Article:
Volume 50 Number 16
                    Produced: Wed Nov 23  5:52:23 EST 2005

Subjects Discussed In This Issue: 

         [David Mescheloff]
Obligation for Tefilah with Minyan (3)
         [Ari Trachtenberg, Chana Luntz, David Riceman]
Wearing jackets to shul (2)
         [David Mescheloff, Reuben Rudman]


From: David Mescheloff <david_mescheloff@...>
Date: Tue, 22 Nov 2005 13:58:50 -0800 (PST)
Subject: Ketuba

My friends, with whom I have had the pleasure of working for many years,
and to whom I am eternally grateful for their help at various junctures
in my life, are dragging me out of my work clothes as farmer and
handyman (see my item on Jackets in shul).

Rabbi Professor Tabory wrote:  

> I would like to point out that chazal stated that the reason for
> requiring a kesuba is so that a man may not divorce his wife freely.
> . .  .  the Rama states that .... where herem derabeinu gershom is
> accepted, one may be lenient about writing a kesuba but this is not
> the minhag and one should not change the minhag.

Anonymous responded:

>I have observed some mesaddrei gittin routinely confiscate the kesubah;
> Rav Moshe has a teshuva which asserts this to be normative practice ...

>I find that troubling, as it basically renders the husband's monetary
> obligation uncollectible in case of divorce.  In effect, we are left
> relying on the Remah's lenient theoretical position, even when the
> kesubah is signed, read and delivered at the chupah.

Indeed, it is common knowledge that "chazal stated that the reason for
requiring a kesuba is so that a man may not divorce his wife freely" -
usually, it is stated even more bluntly: "so that a man may not divorce
his wife arbitrarily" (that a man has the halakhic right to do that is
another bit of common knowledge); the literal translation refers to
divorcing her being "light in his eyes".  As is often the case, these
bits of common knowledge are not quite correct.  As I showed in my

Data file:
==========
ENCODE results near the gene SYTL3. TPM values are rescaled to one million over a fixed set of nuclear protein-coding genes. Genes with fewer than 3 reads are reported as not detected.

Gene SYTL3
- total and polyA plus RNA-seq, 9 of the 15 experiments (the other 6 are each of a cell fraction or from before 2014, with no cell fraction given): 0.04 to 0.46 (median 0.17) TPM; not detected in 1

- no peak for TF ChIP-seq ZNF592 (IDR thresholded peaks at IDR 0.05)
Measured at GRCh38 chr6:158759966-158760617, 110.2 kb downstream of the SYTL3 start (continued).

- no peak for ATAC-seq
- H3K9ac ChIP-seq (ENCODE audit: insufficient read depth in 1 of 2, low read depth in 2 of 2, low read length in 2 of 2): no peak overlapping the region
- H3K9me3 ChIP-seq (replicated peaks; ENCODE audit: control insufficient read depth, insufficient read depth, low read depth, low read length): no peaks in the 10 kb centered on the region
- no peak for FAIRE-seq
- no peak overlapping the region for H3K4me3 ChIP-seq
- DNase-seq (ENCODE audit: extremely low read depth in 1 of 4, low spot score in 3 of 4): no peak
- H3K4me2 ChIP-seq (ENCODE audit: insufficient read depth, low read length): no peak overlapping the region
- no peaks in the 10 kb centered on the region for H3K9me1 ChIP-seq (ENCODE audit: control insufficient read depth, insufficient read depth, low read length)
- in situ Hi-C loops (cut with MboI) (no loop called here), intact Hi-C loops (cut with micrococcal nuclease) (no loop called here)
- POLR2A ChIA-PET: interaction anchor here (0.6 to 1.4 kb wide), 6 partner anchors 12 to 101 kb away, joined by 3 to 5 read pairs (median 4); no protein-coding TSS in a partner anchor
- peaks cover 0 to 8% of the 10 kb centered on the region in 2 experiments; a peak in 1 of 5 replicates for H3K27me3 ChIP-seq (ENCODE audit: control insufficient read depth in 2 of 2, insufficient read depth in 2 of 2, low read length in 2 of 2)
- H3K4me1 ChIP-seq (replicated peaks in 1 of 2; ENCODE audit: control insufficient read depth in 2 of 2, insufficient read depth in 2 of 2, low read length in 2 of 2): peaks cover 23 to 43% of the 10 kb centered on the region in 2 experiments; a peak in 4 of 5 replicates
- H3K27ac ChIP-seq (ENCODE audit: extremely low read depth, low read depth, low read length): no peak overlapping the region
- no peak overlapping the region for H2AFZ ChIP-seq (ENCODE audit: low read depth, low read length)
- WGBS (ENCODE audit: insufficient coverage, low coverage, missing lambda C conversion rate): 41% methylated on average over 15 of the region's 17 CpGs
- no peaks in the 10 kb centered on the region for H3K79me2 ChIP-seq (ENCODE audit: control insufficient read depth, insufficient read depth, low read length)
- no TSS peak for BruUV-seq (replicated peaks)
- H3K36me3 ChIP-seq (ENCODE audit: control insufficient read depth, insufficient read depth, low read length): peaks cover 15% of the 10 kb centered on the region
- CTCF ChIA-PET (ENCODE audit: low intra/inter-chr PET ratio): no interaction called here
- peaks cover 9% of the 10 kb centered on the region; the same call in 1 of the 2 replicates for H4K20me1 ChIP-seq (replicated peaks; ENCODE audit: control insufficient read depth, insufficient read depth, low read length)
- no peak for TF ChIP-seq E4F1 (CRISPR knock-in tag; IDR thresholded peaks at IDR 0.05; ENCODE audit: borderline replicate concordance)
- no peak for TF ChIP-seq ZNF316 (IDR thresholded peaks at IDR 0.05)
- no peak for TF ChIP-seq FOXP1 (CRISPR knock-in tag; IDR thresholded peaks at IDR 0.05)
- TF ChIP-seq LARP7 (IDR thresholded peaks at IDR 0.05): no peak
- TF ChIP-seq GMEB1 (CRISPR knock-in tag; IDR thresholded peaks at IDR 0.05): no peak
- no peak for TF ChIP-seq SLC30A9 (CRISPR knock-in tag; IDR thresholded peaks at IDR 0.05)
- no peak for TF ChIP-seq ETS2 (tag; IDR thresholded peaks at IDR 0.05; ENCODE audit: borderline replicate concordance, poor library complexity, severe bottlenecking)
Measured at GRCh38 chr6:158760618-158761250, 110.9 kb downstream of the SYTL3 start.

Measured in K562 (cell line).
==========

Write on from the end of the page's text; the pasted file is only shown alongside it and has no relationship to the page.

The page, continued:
doctoral dissertation (yes, I know, it will continue to gather dust on
the library bookshelf if I don't edit it for publication, either in
pieces or as a whole; and no, there's no way I can present my proofs of
what I claim in brief, here on mail-Jewish), in actual fact:

a) not only have halachic institutions not permitted a man to divorce
his wife arbitrarily for more than the last two thousand years, it is
possible that they never permitted it, despite the impression given by
several talmudic sugyot to the contrary; 

b) chazal did not say that the purpose of the ketuba was to prevent the
man from divorcing his wife easily - the basic purpose of the ketuba has
always been to protect the property rights and financial concerns of the
wife and her family of origin in the event of divorce or widowhood, by
assuring them both 1) that the property she brought into the marriage
(or its value) would be returned to her (remember, this is also the
family's concern because, generally, they are the source of the property
she brings to her marriage; remember, too, that by reassuring the family
in this way they are likelier to be generous with the marrying young
woman, both to her and to her new husband's advantage)and that she would
be able to live, at least on a minimal standard, for a transitional
period of a year, until she would get back on her feet and be able to
support herself independently (third, depending on the socio-economic
status of herself, her husband, and their two families of origin, she
was guaranteed enough to continue living at the same standard she did
while married, or before she married, and not just on a minimal level).
By protecting these rights and concerns, besides the justice in the
protections themselves, the ketuba granted a woman a degree of
confidence and security during her marriage which enabled her to live
calmly and with a free mind with her husband.